In the words of Dr. Martin Luther King, Jr.

January 16, 2017 by Bill Ivey

Injustice anywhere is injustice everywhere. Anyone who lives inside the US can never be considered an outsider anywhere in the country. (Dr. Martin Luther King)

Filed Under: Martin Luther King Jr, Martin Luther King Day

Who Are We?

January 18, 2016 by Guest Student Author

by Mckim Jean-Pierre '16

Filed Under: Martin Luther King Jr, anti-racism, social justice, Martin Luther King Day, Education

The Change Our Future Generations Deserve

January 22, 2015 by Guest Student Author

(a speech delivered at Housemeeting on Monday, January 19, 2015 in honor of Martin Luther King Day)

Filed Under: Martin Luther King Jr, student voice, anti-racism, social justice, Martin Luther King Day

Taking the First Step

January 20, 2014 by Bill Ivey

An address to the school delivered on Martin Luther King Day.

Filed Under: Martin Luther King Jr, Little Rock, social justice, diversity, Current Events, racism, Martin Luther King Day

The Necessity of Maladjustment

January 14, 2013 by Bill Ivey

My shoulder grew progressively numb as my friend, convinced that everyone who claimed to be a pacifist had a breaking point, kept hitting it over and over. His face began to contort, and through gritted teeth he hissed, "I'm going to make you hit me." But I didn't hit back, and eventually he walked away in disgust. I've always wondered what he took away from the incident. Me, I took pride in having successfully maintained my principles of non-violence, though as it turned out I couldn't have moved my arm if I had wanted, and it hung uselessly at my side for at least five minutes as I walked to my next class and took my seat.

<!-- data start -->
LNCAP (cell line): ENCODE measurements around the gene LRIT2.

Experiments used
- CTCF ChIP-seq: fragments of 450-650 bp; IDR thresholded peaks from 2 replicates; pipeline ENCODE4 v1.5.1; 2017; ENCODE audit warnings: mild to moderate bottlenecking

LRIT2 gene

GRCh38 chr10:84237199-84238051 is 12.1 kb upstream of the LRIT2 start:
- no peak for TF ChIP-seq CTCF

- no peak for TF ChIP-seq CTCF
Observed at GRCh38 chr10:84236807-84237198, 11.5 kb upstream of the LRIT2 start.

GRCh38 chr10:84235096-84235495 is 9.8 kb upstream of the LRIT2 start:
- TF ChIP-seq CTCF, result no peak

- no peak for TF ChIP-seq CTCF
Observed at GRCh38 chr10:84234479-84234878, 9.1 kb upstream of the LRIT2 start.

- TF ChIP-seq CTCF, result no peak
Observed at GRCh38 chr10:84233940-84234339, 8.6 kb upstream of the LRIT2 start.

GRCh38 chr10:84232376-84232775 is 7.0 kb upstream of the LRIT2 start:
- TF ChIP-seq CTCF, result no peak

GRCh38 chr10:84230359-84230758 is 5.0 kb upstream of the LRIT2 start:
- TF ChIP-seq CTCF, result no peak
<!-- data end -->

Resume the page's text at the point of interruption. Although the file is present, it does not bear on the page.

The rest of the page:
Filed Under: Teaching, tragedy, On Education, Bill Ivey, On Parenting, discrimination, sandy hook, Stoneleigh-Burnham Middle School, violence, joan baez, racism, Martin Luther King Day, peace

The Fierce Urgency of… Whenever?

January 16, 2012 by Bill Ivey

As I do every Monday, I walked into my Humanities 7 class and asked, “Who wants to read their independent writing today?” Several people did, but a greater number said they weren’t sure and asked for me to write their name on the white board in parentheses, our special code for “I’ll decide at the last minute.” The last few weeks, there had been increasing numbers of parentheses, a trend I had decided needed to stop in its tracks.

So while the students who were reading were starting up their laptops and pulling up the documents, I decided to whip open my iPad and search online for Taylor Mali’s poem, “Totally like whatever, you know?” The poem begins, “In case you hadn’t noticed / it has somehow become uncool / to sound like you know what you’re talking about?” and ends with these lines: “Because contrary to the bumper sticker, / it is not enough these days to simply QUESTION AUTHORITY. / You have to speak with it, too.” We had a great discussion about the poem, and they totally like, you know… got it that I am working to teach them to “speak with conviction.” Our discussion ended with the following dialogue:

Filed Under: Middle School, Teaching, Grades 7-12 and PG, School Happenings, All-Girls, Dream, On Education, Celebrating Holidays, Boarding and Day, All Girls Education, In the Classroom, Stoneleigh-Burnham Middle School, The Faculty Perspective, Stoneleigh-Burnham School, Martin Luther King Day, Education